The human–animal bond (HAB) has been shown to provide a buffering effect for stress and adversity, particularly when individuals experience lower social support networks. This study aimed to explore the relationship between the HAB, perceived human social support and resilience by assessing whether the HAB could moderate the impact of social support as a protective factor for resilience. Additionally, whether the relationship between the HAB and human social support may be curvilinear was explored.
A cross-sectional study of a large community sample of pet owners (n = 392) and non-owners (n = 146) provided information about their human social supports and resilience, and the strength of pet owners emotional bond to their companion animal.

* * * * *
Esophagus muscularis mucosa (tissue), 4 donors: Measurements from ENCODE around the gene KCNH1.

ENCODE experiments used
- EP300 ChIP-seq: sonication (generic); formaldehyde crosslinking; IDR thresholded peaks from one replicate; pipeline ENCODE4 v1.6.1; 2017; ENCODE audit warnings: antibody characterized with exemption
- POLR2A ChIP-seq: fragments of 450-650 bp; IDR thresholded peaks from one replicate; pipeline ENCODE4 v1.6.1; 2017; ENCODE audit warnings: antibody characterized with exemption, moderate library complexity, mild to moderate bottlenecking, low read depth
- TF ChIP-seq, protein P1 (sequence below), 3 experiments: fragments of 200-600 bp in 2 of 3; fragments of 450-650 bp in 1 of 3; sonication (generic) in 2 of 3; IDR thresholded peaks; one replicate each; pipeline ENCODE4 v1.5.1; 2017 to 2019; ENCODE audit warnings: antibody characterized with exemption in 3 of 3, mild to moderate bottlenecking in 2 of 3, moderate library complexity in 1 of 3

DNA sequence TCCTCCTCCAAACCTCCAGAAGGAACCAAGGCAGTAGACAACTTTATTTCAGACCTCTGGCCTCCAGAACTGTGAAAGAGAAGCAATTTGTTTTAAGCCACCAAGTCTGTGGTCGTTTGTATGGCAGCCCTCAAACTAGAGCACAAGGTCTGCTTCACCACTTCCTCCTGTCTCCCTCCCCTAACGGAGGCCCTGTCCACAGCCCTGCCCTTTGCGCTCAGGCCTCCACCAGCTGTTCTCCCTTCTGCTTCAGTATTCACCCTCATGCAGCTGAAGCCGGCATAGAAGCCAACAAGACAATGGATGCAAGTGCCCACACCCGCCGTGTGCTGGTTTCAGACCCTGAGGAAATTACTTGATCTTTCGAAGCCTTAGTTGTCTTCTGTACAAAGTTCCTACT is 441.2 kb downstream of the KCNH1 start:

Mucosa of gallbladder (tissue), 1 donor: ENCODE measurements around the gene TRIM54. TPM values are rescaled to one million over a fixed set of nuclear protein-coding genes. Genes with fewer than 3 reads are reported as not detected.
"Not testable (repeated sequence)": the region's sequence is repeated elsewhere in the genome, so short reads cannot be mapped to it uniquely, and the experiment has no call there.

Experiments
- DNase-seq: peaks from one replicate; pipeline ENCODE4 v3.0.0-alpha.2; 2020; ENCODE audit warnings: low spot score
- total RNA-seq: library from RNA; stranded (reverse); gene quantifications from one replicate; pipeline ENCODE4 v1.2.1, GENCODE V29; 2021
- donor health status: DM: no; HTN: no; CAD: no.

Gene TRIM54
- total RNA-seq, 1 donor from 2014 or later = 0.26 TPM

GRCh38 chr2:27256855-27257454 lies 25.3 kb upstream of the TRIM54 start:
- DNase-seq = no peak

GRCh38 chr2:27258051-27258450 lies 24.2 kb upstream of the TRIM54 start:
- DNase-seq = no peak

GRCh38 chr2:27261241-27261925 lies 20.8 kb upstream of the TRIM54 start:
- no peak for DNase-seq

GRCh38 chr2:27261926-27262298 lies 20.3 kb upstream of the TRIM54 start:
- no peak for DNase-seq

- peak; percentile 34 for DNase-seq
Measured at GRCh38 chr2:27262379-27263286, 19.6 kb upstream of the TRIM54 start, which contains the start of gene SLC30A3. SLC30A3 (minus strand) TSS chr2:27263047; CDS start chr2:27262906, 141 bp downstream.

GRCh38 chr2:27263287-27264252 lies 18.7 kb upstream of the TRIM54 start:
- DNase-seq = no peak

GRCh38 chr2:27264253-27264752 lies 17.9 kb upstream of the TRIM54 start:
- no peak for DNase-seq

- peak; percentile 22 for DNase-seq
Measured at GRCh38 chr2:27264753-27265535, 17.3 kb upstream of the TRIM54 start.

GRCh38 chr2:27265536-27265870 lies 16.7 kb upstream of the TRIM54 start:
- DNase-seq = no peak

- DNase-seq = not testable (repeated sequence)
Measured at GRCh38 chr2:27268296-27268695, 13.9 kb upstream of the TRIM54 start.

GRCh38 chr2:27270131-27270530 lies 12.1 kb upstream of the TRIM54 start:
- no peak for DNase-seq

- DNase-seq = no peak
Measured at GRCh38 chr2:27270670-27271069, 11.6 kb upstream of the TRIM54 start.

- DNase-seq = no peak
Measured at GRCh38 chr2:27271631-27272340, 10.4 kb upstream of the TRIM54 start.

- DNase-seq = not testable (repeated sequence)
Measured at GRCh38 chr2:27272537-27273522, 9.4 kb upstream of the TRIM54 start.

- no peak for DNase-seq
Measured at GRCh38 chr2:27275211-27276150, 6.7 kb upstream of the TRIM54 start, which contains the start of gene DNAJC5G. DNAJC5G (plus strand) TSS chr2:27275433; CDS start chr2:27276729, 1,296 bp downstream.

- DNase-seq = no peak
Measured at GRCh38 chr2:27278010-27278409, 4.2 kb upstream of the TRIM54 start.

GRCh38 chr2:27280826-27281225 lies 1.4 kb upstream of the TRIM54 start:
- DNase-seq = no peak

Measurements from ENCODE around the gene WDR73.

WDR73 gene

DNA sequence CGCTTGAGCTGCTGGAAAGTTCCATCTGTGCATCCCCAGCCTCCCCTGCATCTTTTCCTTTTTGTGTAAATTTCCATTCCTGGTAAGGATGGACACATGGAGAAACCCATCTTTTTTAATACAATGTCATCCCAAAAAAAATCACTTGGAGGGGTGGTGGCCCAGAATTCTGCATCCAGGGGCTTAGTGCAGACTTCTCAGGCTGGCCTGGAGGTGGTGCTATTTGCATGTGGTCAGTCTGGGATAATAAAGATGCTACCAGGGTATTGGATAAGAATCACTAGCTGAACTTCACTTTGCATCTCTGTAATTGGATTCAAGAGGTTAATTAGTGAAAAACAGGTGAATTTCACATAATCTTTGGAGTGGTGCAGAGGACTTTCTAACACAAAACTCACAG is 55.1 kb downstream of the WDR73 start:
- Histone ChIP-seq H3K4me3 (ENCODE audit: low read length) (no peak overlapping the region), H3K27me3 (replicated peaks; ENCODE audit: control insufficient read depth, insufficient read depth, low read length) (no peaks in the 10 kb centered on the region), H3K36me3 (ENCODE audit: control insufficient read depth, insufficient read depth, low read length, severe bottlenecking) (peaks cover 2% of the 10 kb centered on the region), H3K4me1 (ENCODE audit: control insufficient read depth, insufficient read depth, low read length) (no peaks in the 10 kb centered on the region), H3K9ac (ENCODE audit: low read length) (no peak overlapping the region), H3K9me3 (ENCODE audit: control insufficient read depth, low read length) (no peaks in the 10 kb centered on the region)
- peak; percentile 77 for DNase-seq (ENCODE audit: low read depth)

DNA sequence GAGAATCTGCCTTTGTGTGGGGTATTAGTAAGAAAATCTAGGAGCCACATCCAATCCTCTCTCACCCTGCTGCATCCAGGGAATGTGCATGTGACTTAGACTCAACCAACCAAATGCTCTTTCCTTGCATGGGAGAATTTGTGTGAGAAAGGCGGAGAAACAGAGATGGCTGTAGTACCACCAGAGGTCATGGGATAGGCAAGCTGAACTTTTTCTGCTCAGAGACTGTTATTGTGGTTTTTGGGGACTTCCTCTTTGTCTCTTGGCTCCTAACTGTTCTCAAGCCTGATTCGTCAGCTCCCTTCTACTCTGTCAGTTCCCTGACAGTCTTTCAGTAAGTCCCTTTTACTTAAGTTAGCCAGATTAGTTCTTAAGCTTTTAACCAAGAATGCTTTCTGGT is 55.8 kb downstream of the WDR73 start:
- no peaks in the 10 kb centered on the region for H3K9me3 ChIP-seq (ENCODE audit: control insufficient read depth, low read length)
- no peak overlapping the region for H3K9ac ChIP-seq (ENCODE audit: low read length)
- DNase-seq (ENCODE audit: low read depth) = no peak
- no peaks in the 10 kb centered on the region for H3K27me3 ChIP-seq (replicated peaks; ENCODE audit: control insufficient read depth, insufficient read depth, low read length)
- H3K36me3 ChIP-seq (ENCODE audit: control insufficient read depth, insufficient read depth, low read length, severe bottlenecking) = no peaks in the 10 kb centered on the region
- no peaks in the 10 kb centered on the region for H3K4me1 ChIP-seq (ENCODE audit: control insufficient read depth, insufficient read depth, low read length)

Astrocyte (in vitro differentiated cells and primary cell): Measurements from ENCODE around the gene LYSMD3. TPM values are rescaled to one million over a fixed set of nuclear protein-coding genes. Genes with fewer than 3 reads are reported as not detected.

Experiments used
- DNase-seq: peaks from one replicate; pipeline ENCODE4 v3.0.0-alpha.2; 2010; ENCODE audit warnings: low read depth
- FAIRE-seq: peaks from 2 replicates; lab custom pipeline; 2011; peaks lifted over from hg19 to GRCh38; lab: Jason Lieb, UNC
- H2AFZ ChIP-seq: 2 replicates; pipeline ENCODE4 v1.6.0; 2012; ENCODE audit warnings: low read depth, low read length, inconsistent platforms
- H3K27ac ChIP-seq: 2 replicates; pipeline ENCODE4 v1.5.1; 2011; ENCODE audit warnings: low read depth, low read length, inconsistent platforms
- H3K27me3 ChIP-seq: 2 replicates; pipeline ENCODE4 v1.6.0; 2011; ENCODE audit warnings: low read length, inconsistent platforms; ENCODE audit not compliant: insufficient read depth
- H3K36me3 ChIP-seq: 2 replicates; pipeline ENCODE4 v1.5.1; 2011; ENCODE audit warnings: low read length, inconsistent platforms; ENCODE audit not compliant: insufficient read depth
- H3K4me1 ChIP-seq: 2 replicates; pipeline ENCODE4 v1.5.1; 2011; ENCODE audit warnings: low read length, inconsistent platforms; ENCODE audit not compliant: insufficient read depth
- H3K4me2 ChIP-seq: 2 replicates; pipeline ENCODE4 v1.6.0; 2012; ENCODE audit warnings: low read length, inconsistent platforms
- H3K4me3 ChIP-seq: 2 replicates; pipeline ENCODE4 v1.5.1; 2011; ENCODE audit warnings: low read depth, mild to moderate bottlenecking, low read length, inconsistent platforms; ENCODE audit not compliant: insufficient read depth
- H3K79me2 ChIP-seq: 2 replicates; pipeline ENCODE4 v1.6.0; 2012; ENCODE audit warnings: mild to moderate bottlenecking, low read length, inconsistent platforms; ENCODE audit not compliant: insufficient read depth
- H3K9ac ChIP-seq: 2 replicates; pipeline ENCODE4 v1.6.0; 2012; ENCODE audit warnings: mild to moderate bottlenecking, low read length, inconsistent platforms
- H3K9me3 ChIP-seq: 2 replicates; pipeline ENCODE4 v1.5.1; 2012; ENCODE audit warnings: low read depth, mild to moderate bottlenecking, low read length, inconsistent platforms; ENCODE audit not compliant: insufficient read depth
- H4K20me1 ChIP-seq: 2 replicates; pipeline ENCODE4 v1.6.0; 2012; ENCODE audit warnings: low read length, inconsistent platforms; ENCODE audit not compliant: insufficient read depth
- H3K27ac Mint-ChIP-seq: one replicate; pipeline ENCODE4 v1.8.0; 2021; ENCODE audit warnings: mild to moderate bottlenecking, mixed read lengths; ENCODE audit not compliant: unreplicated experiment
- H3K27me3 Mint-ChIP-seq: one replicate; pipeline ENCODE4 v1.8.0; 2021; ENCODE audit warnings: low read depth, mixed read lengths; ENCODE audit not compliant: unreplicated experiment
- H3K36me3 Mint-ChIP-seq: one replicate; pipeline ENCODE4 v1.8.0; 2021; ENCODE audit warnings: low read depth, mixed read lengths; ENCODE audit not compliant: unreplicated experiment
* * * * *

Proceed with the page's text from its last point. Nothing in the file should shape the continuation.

There was no difference in levels of resilience between pet owners and non-owners, but social support was positively associated with resilience for both. The HAB was not a significant moderator between levels of social support and resilience for owners. However, there was a significant curvilinear relationship between the HAB and perceived human social support.
The lack of evidence for HAB being a buffer between perceived human social support and resilience may partly be due to the curvilinear relationship between the strength of the HAB and perceived human social support. Extremely weak or strong HABs may be correlated with a reduced capacity to build resilience and process adversity. Therefore, this study highlights the complexities of the HAB and its relationship with human mental health, offering alternative considerations for future research.